Information Technology (Intermediary Guidelines and Digital Media Ethics Code) Amendment Rules, 2023 (IT Rules 2023)
- Key features of the 2021 Rules (Before amendment of 2023)
- Information Technology (Intermediary Guidelines and Digital Media Ethics Code) Amendment Rules, 2023
- Provisions for Online Gaming Intermediary
Key features of the 2021 Rules (Before amendment of 2023)
- Greater Due Diligence on Intermediaries:
- They are required to publish rulers, regulation, privacy policies and user agreements for access or usage of its services.
- The rules also specify restrictions on the types of content that users are allowed to create, upload, and share. Intermediaries have to inform users about these restrictions.
- Ensuring Online Safety and Dignity of Users:
- Intermediaries, on receiving of complaints of contents that exposes private parts, partial nudity, sexual act, impersonation or morphed image of an individual, shall remove or disable access within 24 hours.
- Grievance Officer:
- The rules require intermediaries to designate a grievance officer to address complaints regarding violation of the rules.
- The rules require intermediaries to acknowledge complaints regarding violation of Rules within 24 hours and dispose of complaints within 15 days.
- Appeal Mechanism against decision of grievance officers
Information Technology (Intermediary Guidelines and Digital Media Ethics Code) Amendment Rules, 2023 – notified by MeitY.
- Confers power of Meity to notify a fact check unit of the Central Government that will identify fake or false or misleading online content in respect to any business of the Central Government.
- Social Media Intermediaries (such as Facebook, Twitter) and telecom service providers shall inform the users not to host, display, upload, modify, publish, transmit, store, update or share any information pertaining to central government which has been identified as fake/false/misleading by the fact check unit.
- Violation of these rules can lead to social media intermediaries losing their ‘safe harbour’ immunity.
- Note: “Safe harbour” protects them from litigations against third-party content.
Provisions for Online Gaming Intermediary:
- Defines an online gaming intermediary to mean any intermediary that “enables the users of its computer resource to access one or more online games”.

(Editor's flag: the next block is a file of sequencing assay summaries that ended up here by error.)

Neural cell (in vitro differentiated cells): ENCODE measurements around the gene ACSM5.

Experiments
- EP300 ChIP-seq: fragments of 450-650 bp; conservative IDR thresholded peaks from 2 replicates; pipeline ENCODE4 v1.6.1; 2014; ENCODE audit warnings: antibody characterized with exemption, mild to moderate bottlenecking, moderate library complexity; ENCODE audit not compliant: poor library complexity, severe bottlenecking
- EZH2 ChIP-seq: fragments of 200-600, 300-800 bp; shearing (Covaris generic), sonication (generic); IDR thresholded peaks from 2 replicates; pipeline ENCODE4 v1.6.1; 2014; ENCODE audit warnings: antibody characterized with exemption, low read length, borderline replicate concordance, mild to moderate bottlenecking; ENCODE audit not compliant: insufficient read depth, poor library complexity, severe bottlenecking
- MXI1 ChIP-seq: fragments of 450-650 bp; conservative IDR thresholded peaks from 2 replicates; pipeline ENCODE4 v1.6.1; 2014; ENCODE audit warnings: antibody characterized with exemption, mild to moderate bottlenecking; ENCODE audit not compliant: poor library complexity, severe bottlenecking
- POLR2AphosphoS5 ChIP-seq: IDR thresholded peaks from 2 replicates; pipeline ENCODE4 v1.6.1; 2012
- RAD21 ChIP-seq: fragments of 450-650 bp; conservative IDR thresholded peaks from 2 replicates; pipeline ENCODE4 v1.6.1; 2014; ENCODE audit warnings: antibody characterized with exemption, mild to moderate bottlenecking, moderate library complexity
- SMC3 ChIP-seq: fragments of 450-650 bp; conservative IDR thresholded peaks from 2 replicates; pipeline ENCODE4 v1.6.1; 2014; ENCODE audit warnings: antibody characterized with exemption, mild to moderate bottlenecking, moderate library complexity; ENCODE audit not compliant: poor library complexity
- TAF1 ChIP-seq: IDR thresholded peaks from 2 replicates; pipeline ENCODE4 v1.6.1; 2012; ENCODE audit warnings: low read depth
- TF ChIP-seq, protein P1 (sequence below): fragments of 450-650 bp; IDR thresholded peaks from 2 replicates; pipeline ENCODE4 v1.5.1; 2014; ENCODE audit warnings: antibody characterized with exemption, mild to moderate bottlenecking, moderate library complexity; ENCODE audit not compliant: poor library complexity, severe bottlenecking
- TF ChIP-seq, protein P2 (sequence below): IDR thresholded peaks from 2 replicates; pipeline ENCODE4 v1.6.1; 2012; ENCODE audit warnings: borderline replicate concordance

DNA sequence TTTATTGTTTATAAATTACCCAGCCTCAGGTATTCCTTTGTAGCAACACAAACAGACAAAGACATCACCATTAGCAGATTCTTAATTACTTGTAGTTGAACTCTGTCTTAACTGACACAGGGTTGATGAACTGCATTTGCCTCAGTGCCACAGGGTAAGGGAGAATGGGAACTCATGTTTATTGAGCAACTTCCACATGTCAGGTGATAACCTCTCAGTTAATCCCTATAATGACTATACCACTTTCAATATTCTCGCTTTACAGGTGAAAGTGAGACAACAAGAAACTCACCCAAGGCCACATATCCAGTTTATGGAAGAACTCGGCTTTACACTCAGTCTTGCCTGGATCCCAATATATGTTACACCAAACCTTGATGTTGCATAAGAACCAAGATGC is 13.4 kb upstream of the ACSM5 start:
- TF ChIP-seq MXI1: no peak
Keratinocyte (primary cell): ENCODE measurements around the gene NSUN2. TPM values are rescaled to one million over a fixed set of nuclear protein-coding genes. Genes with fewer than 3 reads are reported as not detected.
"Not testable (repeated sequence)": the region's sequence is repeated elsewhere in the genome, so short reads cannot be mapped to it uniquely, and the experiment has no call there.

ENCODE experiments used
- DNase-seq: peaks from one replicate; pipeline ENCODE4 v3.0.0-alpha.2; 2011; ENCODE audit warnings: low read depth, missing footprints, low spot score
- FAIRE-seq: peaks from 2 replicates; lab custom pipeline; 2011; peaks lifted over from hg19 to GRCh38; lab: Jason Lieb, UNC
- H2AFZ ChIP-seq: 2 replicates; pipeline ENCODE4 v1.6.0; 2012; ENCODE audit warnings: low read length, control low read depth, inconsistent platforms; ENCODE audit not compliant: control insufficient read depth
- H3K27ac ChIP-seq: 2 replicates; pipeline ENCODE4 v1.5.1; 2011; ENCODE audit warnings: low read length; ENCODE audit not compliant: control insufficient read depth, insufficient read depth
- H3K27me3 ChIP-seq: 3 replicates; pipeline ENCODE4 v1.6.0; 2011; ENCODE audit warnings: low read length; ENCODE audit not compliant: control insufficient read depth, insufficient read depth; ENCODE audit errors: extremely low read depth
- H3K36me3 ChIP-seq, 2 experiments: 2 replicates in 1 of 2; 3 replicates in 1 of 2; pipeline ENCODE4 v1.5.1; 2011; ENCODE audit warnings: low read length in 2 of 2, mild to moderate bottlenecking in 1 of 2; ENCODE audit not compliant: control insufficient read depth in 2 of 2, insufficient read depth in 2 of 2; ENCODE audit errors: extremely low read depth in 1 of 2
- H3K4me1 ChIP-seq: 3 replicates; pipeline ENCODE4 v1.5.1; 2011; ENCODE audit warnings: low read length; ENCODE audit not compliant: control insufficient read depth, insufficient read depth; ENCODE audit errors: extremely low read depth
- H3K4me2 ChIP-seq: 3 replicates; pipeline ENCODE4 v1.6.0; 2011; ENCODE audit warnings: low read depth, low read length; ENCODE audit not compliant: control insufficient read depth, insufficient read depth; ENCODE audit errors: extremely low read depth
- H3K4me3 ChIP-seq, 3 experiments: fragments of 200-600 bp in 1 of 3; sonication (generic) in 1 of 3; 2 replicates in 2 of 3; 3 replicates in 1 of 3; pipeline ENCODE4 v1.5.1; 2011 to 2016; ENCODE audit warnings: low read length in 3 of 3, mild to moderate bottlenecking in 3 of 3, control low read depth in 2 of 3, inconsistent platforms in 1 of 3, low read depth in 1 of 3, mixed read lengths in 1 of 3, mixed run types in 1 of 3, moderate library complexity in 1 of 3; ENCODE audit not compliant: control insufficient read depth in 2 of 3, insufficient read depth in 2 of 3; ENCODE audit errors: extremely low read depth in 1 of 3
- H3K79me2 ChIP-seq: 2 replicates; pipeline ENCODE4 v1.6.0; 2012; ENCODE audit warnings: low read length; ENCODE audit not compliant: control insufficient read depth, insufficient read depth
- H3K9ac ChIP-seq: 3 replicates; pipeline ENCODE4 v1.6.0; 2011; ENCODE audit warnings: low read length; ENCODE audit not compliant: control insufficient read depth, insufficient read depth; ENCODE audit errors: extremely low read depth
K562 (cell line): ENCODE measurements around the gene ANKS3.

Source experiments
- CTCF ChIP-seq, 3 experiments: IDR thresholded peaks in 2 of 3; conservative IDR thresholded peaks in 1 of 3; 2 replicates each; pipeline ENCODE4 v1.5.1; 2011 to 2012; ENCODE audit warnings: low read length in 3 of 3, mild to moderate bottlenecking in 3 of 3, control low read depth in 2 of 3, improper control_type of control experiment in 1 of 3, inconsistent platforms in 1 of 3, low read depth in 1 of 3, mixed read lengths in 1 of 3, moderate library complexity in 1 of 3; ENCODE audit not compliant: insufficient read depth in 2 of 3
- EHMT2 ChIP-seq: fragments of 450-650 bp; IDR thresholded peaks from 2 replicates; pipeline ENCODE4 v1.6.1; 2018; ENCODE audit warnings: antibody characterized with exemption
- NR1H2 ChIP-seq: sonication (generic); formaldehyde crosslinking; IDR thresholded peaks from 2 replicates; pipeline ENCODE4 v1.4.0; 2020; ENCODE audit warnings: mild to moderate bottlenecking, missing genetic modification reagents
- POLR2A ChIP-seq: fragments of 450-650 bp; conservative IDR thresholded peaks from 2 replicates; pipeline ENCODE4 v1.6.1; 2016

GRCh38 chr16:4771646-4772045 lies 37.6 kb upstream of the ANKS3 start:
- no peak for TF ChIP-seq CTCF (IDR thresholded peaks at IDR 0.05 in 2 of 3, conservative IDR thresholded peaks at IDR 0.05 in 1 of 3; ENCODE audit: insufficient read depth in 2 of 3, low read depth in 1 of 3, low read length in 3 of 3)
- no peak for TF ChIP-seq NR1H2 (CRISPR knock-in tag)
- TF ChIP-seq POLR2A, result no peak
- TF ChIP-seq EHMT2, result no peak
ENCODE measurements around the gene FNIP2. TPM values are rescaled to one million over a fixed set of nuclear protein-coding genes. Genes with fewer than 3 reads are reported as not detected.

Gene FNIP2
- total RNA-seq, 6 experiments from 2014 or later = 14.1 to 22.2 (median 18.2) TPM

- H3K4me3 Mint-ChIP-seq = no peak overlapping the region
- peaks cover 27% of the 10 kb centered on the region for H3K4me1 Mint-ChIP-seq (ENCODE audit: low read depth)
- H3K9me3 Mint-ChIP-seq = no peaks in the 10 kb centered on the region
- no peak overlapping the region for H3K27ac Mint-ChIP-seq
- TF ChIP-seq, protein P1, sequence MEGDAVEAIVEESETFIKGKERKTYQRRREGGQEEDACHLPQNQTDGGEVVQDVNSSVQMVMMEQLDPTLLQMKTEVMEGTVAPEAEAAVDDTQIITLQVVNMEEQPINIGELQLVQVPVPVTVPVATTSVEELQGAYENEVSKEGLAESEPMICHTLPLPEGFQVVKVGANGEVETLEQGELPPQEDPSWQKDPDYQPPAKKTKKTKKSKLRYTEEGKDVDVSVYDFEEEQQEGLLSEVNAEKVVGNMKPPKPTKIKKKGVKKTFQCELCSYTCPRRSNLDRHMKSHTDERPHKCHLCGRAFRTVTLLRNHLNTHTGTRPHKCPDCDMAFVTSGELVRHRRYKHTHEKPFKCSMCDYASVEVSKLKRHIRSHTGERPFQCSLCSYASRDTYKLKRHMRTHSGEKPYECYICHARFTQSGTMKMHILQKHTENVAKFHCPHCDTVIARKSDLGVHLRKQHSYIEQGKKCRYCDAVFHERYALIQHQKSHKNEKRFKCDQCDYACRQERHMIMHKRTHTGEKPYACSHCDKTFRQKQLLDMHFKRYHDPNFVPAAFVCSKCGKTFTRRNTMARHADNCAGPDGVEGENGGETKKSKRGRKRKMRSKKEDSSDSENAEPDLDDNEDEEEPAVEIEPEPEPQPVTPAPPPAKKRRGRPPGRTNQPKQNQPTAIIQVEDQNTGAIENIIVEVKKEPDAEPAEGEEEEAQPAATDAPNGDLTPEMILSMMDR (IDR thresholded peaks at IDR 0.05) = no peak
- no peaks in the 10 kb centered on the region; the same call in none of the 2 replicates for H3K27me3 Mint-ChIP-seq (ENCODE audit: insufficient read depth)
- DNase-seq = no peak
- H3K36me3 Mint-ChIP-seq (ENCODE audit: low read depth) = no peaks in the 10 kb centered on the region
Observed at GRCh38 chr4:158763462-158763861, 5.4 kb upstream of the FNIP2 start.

- Regulations: The earlier rules covering social media intermediaries are still in place, and shall now cover online gaming intermediaries, with a few more clause thrown in:
1. No wagering (or betting) on the outcome of any online game will be allowed.
2. Prohibit online gaming intermediaries:
i. From hosting, an online game which may cause harm to users;
ii. From hosting non-verified online games or
iii. Advertising (or surrogate advertisement) of non-permissible online games or any intermediary offering such an online game.
3. Government may designate an online gaming Self-regulatory body/ bodies for permitting online games.
4. Additional Obligations on online gaming intermediaries in relation to online games involving real money.
i. Displaying a mark of verification by the SRB.
ii. Informing users about the policy of withdrawal on refund of deposit, manner of determination and distribution of winning, fees etc.
iii. Obtaining KYC details of the users.
iv. Not giving credit or enabling financing by third parties to the users.
Significance: On Provisions related to Fact Check
Protects Digital Nagrik from fake or false misleading information about central governments.
Significance: For online Gaming:
- The amendment lays out a comprehensive framework for Online Gaming Ecosystem.
- These rules bring clarity and certainty in terms of policy framework for young Indian startups and innovators in the field of online gaming.
- It addresses the twin challenges of catalyzing and expanding online gaming innovation and at the same time protecting citizens from illegal betting and wagering online.
Criticism: On Provisions related to Fact Check
- No Definition of Fake News: The 2023 rules don’t define what constitutes “fake or misleading” information, nor do they specify qualifications or hearing process for a “fact check unit”.
- Chilling Effect: Unguided power bestowed on the fact check unit of the government to identify fake online content can have a chilling effect on the freedom of speech and expression.
- Bypasses the statutory prescription of section 69A of the IT Act: This provision enables central government or its authorized officers to issue directions for blocking public access of any information through any computer resource. Here the government or authorized officer is required to follow certain processes and safeguards in blocking public access.
- Bypasses Supreme Court Verdict of Shreya Singhal vs Union of India which laid down procedure for blocking content.
- Editor Guild of India (EGI) and Political satirists have also said that this will violate fundamental right to free speech.
Criticism about Online Gaming Provisions:
- Ambiguous Definitions: The definition of online gaming intermediaries still remain very broad and thus lead to ambiguity.
- Flawed Model of Self Regulation:
Legislative uncertainty: Online gaming was not previously regulated under the provisions of the IT Act, 2000.
- A clear parliamentary enactment is necessary, rather than bringing online games under
the IT Act through the rules.